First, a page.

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Anton SIMON (1850-1916)
Danse de Bayadère, fantasia for large orchestra, Op. 34 (1890) [7:35]
Piano Concerto in A flat major, Op.19 (1886, perf. ed. Martin Yates (2018) [25:52]
La Revue de Nuit, symphonic poem for orchestra, Op. 36 (1890) [15:01]
Two Dances from Don Quixote (1900) [4:12]
Plainte Elégiaque, Op. 38, No. 2 (1892) [6:01]
Cécile CHAMINADE (1857-1944)
Suite No. 1 for Orchestra, Op. 20 (1881) [16:41]
Victor Sangiorgio (piano), BBC Concert Orchestra / Martin Yates
rec. 2016/2018, Watford Colosseum
DUTTON CDLX7374 [75:56]

Little-known now, Anton Simon was born in Paris where he studied but spent almost all his adult life in Moscow. There he was a theatre and orchestra director as well as becoming Music Director of a significant institute and teaching piano at the Moscow Philharmonic Society’s school. This was a wide-ranging portfolio of appointments but he also found time to compose, albeit selectively, as there are 63 or so published works with opus number. The most prominent were a series of operas written in the 1890s, but concert music provides the bulk of his compositional output and this disc presents a mighty handful only one of which, the two dances from Don Quixote, has previously been recorded.

The Piano Concerto of 1886, heard in the performing edition completed by Martin Yates, was once conducted by Mahler. It’s cast in a confident romantic language, mining an elegant conversational and Schumanesque vernacular. Its first movement cadenza runs the gamut of salon to virtuoso and its affectionate slow movement also sports some strong columnar brass blocks and in which grandeur is again juxtaposed with something altogether more avuncular. The finale, by contrast, is skittish and ebullient, almost Litolff-like in places. It’s certainly no masterpiece but it’s good to have this representative example of Simon’s concerto work on disc at last.

The Danse de Bayadère of 1890 is a fantasia for large orchestra that could have been inspired by Minkus or Rimsky. There are typical ‘eastern’ exotica in the winds in the context of a swirling temple dance, and it succeeds as a theatrically bracing if somewhat conventional concert work. A more expansive piece is La Revue de Nuit, a symphonic poem for orchestra written in the same year and in probably his most productive decade. Its subject is a ballad by Vasily Zhukovsky in which ‘Napoleon’s dead soldiers rise for inspection by their general’ as Guy Rickards makes clear in his informative notes. Along with suitably sepulchral basses there is a succession of march themes, both jaunty and very busy. The pictorialism, the bustle, alarums and movement are an index of clear rhythmic and orchestral skill. The ebullience is bracing and resplendent even if the quotations of La Marseillaise and God Save the King are rather crude. The music slows to a suitably quiet, poignant end.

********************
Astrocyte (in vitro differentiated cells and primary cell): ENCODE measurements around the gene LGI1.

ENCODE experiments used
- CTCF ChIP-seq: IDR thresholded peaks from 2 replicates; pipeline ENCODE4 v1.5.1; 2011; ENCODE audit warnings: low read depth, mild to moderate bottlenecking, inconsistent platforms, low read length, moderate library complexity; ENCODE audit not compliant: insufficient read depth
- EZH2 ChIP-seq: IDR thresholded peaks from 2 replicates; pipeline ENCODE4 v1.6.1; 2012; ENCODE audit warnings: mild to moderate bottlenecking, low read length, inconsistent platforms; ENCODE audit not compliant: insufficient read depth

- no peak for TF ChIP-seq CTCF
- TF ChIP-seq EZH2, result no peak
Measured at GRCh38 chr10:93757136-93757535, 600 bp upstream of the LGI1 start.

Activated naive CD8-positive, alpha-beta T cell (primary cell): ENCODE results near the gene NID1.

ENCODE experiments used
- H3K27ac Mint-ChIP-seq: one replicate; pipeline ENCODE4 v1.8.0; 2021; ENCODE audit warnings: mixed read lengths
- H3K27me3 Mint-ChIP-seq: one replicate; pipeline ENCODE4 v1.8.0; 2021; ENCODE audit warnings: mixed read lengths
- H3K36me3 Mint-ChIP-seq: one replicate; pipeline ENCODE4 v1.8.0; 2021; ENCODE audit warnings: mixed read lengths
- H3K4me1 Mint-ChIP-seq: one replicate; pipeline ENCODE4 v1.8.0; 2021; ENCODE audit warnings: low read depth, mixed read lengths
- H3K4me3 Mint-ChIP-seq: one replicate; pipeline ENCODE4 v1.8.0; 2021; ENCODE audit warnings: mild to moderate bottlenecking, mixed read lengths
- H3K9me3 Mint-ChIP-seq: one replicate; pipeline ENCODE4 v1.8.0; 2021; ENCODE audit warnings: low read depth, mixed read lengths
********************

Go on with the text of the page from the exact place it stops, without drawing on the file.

The two Don Quixote dances are remembered best for the Souvenir de Bal, which became well-known when orchestrated by Riccardo Drigo for his own ballet The Corsair. Originally piano works Simon worked them into the revived of Ludwig Minkus’ ballet. The Souvenir is charming and characteristic and Drigo’s orchestration is delightful. The Danse Espagnole is lightly Iberian. The Plainte Elégiaque offers a warmly textured envoi.

The disc is topped by a work by one of Simon’s French contemporaries, Cécile Chaminade. Her Suite No.1, Op.20 offers four straighforward movements composed in 1881 and heard here in the edition made by Adolphe Gauwin (1865-1934). The opening March is big-boned though not military, the Intermezzo has brass and percussion aplenty but also Gallic drollery. Whereas the Scherzo is a balletic affair with a slightly Slavic B section and a vibrant Choral (Les Noces d’Or) finale completes a well characterised, deliberately lightweight piece.

Pianist Victor Sangiorgio sounds thoroughly on top of the Concerto and Yates, in his dual role as provider of two performing editions and as conductor, marshals his forces strongly. Simon’s music is attractive and rewarding though I can’t imagine it’s much of a candidate for concert programming.

Jonathan Woolf



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